Even with the women power chatter about the feminist movement in the quest to be equal, women are still making less than men! You’ve heard it before, we still make about .77 cents for every $1.00 that a ma makes.
“Women still earn just 70 cents for every dollar a man earns. It’s worse for African American women and Latinas.”
— President Obama, Remarks on Equal Pay for Equal Work, June 4, 2011 (The White House later corrected the president’s statement to 77 cents.)
“Women earn only 77 cents for every dollar men earn, with women of color at an even greater disadvantage with 64 cents on the dollar for African American women and 56 cents for Hispanic women.”
— White House Statement of Administration Policy on Paycheck Fairness Act, June 4
Why is that? We don’t ask and we do so because we fear not being liked.
Women outnumber men in college and graduate school and continue to chip away at the glass ceiling yet we lag behind in salary negotiations. I won’t spend this article talking about negotiating tips for women so much as I want to examine why we do this to ourselves. I think once we understand why we tend to do something then we can go about devising a plan to correct it.
The Number 1 Reason Women Don’t Negotiate: We want to be liked.
We want to be seen as a team player. Someone who is willing to understand the boss’ checkbook, keeping that in mind as you cower during salary negotiations. Well, listen up sister. You need to consider your wallet as well. While we don’t talk much about frugality here, we do emphasize earing more money because saving money won’t build your wealth and keep you afloat during retirement.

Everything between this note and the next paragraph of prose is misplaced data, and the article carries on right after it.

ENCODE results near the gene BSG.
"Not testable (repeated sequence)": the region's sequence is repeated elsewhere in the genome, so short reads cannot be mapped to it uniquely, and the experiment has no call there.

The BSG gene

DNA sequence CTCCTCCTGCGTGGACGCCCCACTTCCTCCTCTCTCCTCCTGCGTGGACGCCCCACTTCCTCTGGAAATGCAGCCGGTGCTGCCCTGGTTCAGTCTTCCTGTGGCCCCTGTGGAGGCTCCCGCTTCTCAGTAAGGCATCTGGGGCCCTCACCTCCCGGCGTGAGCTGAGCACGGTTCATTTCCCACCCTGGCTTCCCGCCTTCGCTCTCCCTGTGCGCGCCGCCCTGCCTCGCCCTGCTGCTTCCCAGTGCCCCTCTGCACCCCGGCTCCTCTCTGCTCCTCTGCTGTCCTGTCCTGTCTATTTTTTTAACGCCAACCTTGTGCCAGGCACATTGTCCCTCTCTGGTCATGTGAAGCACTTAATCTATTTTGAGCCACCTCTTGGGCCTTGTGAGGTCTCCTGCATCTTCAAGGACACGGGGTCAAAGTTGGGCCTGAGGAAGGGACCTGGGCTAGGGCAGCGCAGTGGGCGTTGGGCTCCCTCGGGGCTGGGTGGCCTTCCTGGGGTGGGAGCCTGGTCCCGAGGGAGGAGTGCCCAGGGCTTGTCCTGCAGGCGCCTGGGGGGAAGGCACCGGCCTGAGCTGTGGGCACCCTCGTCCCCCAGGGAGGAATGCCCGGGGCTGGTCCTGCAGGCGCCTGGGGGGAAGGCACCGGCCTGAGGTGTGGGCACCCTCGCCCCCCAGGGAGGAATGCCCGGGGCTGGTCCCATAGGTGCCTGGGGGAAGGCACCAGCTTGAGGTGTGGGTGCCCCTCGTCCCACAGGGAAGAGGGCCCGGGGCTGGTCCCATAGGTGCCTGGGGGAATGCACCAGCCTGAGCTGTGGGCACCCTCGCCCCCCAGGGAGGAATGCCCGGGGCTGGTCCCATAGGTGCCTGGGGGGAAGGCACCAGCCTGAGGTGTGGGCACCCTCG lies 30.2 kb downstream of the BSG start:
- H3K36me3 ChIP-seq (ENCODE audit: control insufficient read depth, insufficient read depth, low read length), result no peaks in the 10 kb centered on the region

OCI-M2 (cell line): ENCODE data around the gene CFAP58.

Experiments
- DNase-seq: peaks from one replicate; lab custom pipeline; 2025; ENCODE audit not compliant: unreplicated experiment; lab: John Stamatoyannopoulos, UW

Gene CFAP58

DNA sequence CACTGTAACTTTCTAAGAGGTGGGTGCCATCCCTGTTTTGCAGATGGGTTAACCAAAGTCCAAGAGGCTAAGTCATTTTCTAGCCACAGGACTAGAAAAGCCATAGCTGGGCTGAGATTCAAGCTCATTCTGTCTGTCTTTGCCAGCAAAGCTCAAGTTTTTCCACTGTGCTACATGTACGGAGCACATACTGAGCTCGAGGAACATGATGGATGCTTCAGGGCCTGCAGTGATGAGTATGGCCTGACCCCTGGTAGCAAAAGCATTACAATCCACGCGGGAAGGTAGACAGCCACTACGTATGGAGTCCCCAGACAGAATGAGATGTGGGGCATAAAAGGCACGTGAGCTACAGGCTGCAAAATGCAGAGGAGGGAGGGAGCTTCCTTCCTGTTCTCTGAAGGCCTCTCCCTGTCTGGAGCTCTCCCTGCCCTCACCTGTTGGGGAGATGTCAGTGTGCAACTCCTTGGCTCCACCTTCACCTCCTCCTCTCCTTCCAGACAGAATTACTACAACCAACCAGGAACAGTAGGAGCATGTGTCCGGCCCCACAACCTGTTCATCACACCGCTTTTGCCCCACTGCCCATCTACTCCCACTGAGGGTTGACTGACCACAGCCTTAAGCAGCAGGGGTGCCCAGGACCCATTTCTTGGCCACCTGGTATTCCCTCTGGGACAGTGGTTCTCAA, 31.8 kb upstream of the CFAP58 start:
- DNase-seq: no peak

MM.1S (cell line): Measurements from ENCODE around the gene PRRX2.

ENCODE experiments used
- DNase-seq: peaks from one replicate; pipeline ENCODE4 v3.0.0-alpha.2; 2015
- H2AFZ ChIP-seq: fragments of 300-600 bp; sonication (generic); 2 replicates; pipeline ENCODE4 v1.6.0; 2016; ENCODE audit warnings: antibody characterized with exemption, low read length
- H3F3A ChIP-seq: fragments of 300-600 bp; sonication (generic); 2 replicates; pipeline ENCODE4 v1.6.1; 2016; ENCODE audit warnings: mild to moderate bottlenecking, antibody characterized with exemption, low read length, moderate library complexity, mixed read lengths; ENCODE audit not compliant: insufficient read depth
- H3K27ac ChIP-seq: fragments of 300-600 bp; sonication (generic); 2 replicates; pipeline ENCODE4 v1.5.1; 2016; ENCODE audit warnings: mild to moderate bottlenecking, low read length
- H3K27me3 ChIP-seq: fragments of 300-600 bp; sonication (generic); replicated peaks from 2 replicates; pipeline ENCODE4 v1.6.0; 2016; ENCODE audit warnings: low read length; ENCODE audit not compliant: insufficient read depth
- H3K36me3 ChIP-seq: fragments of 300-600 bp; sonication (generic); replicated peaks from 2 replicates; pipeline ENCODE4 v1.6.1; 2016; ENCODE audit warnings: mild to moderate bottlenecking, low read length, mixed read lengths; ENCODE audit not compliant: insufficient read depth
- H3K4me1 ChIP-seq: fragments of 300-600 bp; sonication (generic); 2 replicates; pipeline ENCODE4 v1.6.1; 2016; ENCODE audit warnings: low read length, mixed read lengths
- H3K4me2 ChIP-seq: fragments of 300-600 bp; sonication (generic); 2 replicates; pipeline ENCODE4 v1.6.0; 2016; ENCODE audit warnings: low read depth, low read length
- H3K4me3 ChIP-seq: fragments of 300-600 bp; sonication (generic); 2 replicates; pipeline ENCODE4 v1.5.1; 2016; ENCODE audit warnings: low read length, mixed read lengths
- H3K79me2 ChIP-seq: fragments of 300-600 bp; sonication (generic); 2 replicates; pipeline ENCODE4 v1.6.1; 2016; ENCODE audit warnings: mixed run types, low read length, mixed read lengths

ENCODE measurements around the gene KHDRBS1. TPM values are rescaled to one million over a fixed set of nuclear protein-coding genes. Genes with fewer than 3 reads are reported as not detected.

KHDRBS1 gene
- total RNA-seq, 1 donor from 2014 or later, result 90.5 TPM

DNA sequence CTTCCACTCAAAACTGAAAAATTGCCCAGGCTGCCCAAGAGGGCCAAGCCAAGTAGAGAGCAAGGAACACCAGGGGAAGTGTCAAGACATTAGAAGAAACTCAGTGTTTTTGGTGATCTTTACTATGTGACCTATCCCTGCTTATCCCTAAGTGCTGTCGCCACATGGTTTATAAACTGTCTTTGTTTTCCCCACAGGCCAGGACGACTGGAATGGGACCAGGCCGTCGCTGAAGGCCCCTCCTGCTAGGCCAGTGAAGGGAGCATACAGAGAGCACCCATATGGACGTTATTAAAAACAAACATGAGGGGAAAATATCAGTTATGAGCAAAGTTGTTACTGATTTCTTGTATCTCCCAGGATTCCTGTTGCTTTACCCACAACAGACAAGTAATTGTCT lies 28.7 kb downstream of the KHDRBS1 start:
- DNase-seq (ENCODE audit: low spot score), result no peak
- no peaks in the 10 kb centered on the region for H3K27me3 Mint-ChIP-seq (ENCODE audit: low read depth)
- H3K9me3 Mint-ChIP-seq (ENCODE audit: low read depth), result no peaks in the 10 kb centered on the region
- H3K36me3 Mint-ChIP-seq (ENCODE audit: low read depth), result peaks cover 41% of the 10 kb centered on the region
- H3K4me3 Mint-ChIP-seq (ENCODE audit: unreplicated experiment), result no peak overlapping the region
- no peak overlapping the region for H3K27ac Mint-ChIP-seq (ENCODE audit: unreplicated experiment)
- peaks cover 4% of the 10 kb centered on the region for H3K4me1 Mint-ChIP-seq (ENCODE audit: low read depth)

Negotiating a higher salary now will.
Your boss almost counts on you to feel this way as it gives them an advantage. This doesn’t make them evil but a skilled player in the game of negotiating since they already know your weakness: you’re willing to back down because you want to be liked. Stop it. You are liked. You were hired. Know that.
We Devalue Our Worth
Ever year you should be conducting a salary search in your field to see what others are being paid in your field and specific position. Your salary shouldn’t just be about what your employer is willing to pay you. It should be about what they can afford to pay you and the two are often very different. Let’s go a bit further than that.
Let’s say you know what you’re worth and that you’re being underpaid. Show of hands: How likely are you to enter a salary negotiation ready to go to bat for what you deserve to be paid? If you resisted at the thought then you have some work to do. Research what you’re worth but also spend some time investigating the reasons why you wouldn’t want to ask for more based on the results.
Too Wrapped Up In Our Feelings
“I feel that I deserve a raise”
“It isn’t fair that I haven’t received an increase in 4 years”
Get out of your feelings. We’re talking numbers and they don’t have feelings. Your feelings are insignificant. Your worth is what’s on the table. Once you start dipping into your feelings, the other person at the table is likely to lose respect for you in the process because they are now spending time babysitting your feelings. This process isn’t about your feelings.
- Don’t take no for an answer:
- Ask clarifying questions about the reasons for not wanting to agree to an increase right now and what you can do to assure yourself of one at your next review. If that isn’t an option, then start looking for another job.
- Be persistent
- Show your higher ups that while you want a raise you’re willing to keep proving that you are deserving of the increase in salary. Keep at it and don’t back down. When you show that you understand your worth, trust me, the respect will follow, even if they are unable to do it at this time.
- Be creative
- If the answer is no. Discuss alternate means of compensation. Be flexible, but whatever terms you work out, make sure that you are able to secure terms that work in your favor.
- Know how to play the game…AND WIN!